Sylvie Damargi/Courier Zoe Ives poses for a portrait at a hiking trail in Glendale, California on Friday, April 3, 2020
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She snoozes her alarm yet again, and now she’s definitely late for school. There is no time left for student Zoe Ives to plan an outfit. She rushes out her door as quickly as she possibly can. Ives hops into her 1988 Toyota Camry named Butterfly. The morning breeze hits her face as the sound of the music blasting through the speakers wakes her up. Ives moves through the campus as fast as she can. She’s almost out of breath by the time she gets to class. It’s Monday morning for Ives.

As a 19-year-old freshman, school is something that Ives has always had an unexplainable love for all her life. Ever since she could remember, she loved going to school everyday. She loves the idea of being in a learning environment where there are opportunities that help her to continue striving in school. Her drive to keep learning new things has expanded her worldview and has pushed her to study beyond her actual major.

With school now being closed due to COVID-19, Ives feels devastated because classes have now become virtual. The pandemic has been a challenge for her everyday life. She puts her life at risk everyday she works at Trader Joes, being surrounded by so many people at once. 

“The idea of getting sick doesn’t scare me, what scares me more is the idea of getting sick and having it before I even knew about it and coming in contact with people,” Ives said.

To keep busy during this hectic time, Ives has been doing more than just working, doing homework and editing papers. She rarely watches television shows. She instead spends her time reading, painting and even started to crochet for the first time. So far, she’s crocheted her co-worker’s jeans and has now begun to make a blanket for her mother.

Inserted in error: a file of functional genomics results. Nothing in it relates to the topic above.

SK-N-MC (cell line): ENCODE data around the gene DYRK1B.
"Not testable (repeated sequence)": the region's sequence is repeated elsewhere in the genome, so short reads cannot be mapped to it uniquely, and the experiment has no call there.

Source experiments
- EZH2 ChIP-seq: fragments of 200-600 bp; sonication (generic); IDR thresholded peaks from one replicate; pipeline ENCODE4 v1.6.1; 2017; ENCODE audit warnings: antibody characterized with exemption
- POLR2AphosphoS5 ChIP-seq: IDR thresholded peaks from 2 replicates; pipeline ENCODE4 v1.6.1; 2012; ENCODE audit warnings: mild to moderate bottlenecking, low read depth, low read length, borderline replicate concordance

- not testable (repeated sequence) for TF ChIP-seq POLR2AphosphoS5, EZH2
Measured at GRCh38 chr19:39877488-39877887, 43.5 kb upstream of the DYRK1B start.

Not having face-to-face classes has crushed Ive’s feelings. She believes that classes are better off being in person, where professors can guide their students and go more in depth. She believes that there were many opportunities students lost this semester. The process of shifting to an online format has been hard for her because of all the pressure she puts on herself being the news editor for the Courier. 

“What I love so much about school is going to school, like being in a class and having dialogue with a professor who is an expert and learning in that setting is really exciting for me,” Ives said.

Although she is an editor, journalism is not her major. In fact, she is a history and anthropology major. She is interested in material culture and cultural art. She stated that she has always been interested in journalism and decided to give it a try. 

“I’m really interested in journalism,” said Ives. “I felt for a while that this is something that I kind of wanted to try and see how I did. I’m a big news fan, like print journalism such as the New York Times, Los Angeles Times, New Yorker and Wall Street Journal.”

Her love for school never changed. No matter the circumstances, Ives makes the best out of everything. Her drive for succeeding in school does not allow her to fall back and give up. She always looks at the bright side of every situation.

“If I could go to school for the rest of my life I totally would,” said Ives.

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